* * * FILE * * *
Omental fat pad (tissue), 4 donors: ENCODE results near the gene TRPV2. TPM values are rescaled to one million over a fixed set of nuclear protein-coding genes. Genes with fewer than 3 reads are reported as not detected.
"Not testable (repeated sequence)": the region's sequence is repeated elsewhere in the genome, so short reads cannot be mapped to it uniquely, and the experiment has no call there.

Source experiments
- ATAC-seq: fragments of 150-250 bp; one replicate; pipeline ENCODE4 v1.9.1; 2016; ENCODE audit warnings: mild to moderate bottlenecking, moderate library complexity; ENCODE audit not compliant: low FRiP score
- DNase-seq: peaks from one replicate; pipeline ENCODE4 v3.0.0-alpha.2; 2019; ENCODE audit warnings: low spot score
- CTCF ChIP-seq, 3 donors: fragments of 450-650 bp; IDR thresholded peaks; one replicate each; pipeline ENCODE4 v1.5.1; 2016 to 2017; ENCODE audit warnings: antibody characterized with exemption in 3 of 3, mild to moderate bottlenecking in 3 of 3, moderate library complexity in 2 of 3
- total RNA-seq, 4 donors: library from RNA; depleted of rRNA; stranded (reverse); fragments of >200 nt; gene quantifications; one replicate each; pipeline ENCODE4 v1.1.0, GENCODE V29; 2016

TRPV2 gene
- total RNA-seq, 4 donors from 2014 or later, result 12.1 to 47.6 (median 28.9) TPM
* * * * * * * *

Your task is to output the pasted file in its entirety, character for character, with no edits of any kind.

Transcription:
Omental fat pad (tissue), 4 donors: ENCODE results near the gene TRPV2. TPM values are rescaled to one million over a fixed set of nuclear protein-coding genes. Genes with fewer than 3 reads are reported as not detected.
"Not testable (repeated sequence)": the region's sequence is repeated elsewhere in the genome, so short reads cannot be mapped to it uniquely, and the experiment has no call there.

Source experiments
- ATAC-seq: fragments of 150-250 bp; one replicate; pipeline ENCODE4 v1.9.1; 2016; ENCODE audit warnings: mild to moderate bottlenecking, moderate library complexity; ENCODE audit not compliant: low FRiP score
- DNase-seq: peaks from one replicate; pipeline ENCODE4 v3.0.0-alpha.2; 2019; ENCODE audit warnings: low spot score
- CTCF ChIP-seq, 3 donors: fragments of 450-650 bp; IDR thresholded peaks; one replicate each; pipeline ENCODE4 v1.5.1; 2016 to 2017; ENCODE audit warnings: antibody characterized with exemption in 3 of 3, mild to moderate bottlenecking in 3 of 3, moderate library complexity in 2 of 3
- total RNA-seq, 4 donors: library from RNA; depleted of rRNA; stranded (reverse); fragments of >200 nt; gene quantifications; one replicate each; pipeline ENCODE4 v1.1.0, GENCODE V29; 2016

TRPV2 gene
- total RNA-seq, 4 donors from 2014 or later, result 12.1 to 47.6 (median 28.9) TPM